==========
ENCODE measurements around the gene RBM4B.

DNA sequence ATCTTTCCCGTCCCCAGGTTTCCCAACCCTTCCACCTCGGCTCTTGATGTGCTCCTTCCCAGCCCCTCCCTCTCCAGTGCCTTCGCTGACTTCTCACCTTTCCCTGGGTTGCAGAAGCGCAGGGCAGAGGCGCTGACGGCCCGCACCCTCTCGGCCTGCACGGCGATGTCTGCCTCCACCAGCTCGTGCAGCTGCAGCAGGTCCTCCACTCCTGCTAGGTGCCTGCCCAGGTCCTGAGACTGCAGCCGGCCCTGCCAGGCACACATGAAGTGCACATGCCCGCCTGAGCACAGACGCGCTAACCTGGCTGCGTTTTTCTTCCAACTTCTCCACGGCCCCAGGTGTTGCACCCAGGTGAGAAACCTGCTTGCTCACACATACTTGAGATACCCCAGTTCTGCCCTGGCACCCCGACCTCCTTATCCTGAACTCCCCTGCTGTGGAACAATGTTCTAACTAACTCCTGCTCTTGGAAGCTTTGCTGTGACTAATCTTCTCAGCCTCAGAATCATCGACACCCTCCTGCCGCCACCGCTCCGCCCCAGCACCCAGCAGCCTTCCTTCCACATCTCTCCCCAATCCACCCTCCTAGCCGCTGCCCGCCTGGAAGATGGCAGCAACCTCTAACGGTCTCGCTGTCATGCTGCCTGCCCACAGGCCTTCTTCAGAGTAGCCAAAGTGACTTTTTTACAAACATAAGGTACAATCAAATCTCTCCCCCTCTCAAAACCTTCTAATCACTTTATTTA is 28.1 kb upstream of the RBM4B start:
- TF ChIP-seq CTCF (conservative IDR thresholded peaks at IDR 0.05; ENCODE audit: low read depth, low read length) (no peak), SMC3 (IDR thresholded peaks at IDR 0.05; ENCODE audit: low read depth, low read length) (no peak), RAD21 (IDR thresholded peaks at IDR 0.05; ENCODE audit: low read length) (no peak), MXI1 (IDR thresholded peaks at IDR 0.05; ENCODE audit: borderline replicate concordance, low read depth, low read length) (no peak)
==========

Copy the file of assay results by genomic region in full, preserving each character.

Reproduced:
ENCODE measurements around the gene RBM4B.

DNA sequence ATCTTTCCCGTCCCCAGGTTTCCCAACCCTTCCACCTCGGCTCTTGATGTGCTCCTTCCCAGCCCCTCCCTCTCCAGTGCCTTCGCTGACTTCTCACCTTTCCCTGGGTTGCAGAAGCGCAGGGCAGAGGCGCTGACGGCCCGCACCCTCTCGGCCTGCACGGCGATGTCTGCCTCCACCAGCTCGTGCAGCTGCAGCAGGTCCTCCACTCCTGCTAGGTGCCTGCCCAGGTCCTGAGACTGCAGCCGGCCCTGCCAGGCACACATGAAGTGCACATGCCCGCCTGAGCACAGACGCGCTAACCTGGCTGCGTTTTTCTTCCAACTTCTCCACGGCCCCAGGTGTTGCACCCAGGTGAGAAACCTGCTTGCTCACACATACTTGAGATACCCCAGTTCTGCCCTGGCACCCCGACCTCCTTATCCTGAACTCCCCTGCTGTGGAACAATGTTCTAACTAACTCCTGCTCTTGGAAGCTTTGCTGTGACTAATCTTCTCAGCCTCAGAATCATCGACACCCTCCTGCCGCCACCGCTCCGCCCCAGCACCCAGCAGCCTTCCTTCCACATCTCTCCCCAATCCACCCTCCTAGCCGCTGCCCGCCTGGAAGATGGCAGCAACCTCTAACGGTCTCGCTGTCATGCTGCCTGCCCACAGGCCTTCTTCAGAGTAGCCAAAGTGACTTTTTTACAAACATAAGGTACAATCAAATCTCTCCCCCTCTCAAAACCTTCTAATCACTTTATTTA is 28.1 kb upstream of the RBM4B start:
- TF ChIP-seq CTCF (conservative IDR thresholded peaks at IDR 0.05; ENCODE audit: low read depth, low read length) (no peak), SMC3 (IDR thresholded peaks at IDR 0.05; ENCODE audit: low read depth, low read length) (no peak), RAD21 (IDR thresholded peaks at IDR 0.05; ENCODE audit: low read length) (no peak), MXI1 (IDR thresholded peaks at IDR 0.05; ENCODE audit: borderline replicate concordance, low read depth, low read length) (no peak)